With her writing and curation, she’s introduced a wide array of creative talent. She was one of the early acolytes of filmmaker Abbas Kiarostami, along with painter Ayman Baalbaki, artist Monir Shahroudy Farmanfarmaian, and Farhad Moshiri, who would figure prominently in the neo-pop movement and become a major name in Middle Eastern contemporary art. Issa became a sought out doyenne between Middle Eastern and Western cultures — something that has changed a lot over the past few decades. She recalls that when she started, there was no internet, no Google to help find artists and filmmakers. “You had to know them, call them, engage with them, in order to borrow artworks or films,” she says. “There were very few art publications in English from our part of the world — not only in the Arab world and Iran, but also in Africa, South America, China, and Russia. Now, with one click you can find a lot of information about almost any artist, gallery or film.”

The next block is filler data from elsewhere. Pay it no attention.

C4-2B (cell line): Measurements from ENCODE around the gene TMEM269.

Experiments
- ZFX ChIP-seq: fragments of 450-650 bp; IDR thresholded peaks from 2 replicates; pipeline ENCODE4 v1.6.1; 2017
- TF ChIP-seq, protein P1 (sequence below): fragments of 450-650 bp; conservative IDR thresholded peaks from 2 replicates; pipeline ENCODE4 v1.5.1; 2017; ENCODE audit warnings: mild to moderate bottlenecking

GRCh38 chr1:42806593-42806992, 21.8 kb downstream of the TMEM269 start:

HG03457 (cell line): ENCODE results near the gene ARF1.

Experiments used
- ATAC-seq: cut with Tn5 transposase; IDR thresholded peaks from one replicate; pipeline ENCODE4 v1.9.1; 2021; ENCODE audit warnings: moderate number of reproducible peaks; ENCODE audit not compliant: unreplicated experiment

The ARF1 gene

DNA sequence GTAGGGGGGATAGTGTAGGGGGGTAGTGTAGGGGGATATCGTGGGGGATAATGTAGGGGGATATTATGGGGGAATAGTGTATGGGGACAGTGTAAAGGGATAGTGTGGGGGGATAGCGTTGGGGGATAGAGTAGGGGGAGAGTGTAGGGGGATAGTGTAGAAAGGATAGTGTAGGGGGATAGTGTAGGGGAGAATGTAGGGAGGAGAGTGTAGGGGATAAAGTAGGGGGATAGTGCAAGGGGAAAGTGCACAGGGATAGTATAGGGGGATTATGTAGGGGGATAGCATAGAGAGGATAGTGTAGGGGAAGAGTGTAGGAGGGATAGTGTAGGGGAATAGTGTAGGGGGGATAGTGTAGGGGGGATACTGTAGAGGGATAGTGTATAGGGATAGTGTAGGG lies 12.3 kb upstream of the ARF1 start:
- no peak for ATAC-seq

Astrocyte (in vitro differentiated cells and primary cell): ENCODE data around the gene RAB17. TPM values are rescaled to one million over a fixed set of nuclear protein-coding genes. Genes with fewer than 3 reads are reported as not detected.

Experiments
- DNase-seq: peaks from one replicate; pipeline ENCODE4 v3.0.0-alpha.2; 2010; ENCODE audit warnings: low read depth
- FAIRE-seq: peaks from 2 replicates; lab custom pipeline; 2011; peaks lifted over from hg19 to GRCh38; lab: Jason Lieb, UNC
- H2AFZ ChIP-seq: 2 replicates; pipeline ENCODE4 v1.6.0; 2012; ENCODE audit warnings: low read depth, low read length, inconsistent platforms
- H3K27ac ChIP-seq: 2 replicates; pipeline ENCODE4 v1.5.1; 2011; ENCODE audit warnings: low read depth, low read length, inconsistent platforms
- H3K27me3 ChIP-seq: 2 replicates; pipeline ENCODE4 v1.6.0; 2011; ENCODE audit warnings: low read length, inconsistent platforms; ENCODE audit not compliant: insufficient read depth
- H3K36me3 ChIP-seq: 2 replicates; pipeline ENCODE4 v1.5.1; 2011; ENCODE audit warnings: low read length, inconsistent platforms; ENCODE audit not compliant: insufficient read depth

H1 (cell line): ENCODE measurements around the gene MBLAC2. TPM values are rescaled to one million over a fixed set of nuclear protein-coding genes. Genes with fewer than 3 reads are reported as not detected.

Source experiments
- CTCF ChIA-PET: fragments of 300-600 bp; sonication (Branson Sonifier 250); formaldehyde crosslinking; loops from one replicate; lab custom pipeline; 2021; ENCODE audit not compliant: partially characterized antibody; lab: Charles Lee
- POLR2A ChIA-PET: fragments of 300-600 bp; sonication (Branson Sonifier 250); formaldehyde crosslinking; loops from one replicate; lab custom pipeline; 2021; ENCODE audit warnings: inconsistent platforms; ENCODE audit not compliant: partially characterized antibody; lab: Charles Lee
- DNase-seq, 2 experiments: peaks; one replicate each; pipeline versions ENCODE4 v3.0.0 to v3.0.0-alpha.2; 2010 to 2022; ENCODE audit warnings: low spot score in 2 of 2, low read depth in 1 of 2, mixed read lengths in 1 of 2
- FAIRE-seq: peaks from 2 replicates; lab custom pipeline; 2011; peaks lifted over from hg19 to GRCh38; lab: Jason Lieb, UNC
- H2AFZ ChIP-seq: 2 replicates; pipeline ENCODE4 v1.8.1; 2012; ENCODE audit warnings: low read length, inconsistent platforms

In her alternating roles as curator, translator and intellectual, publishing has been key to her success. She has put together hundreds of brochures, catalogues, and books, including Signs of Our Times: From Calligraphy to Calligraffiti (2016), Maliheh Afnan: Familiar Faces (2013) and Raeda Saadeh: Reframing Palestine (2012). In 2023, she acted as editor, co-authoring Jardin d’Afrique (Garden of Africa) with Algerian artist Rachid Koraïchi, which includes photographs of a cemetery for migrants in the coastal town of Zarzis, southern Tunisia. “This versatile artist, linked to the Koraïchi family of the Prophet Muhammad, is deeply spiritual,” writes Issa. “His search for the best artisan ‘magicians’ follows his creative path. From the outset he has built a deep, friendly complicity with the great poets and writers of the past century.”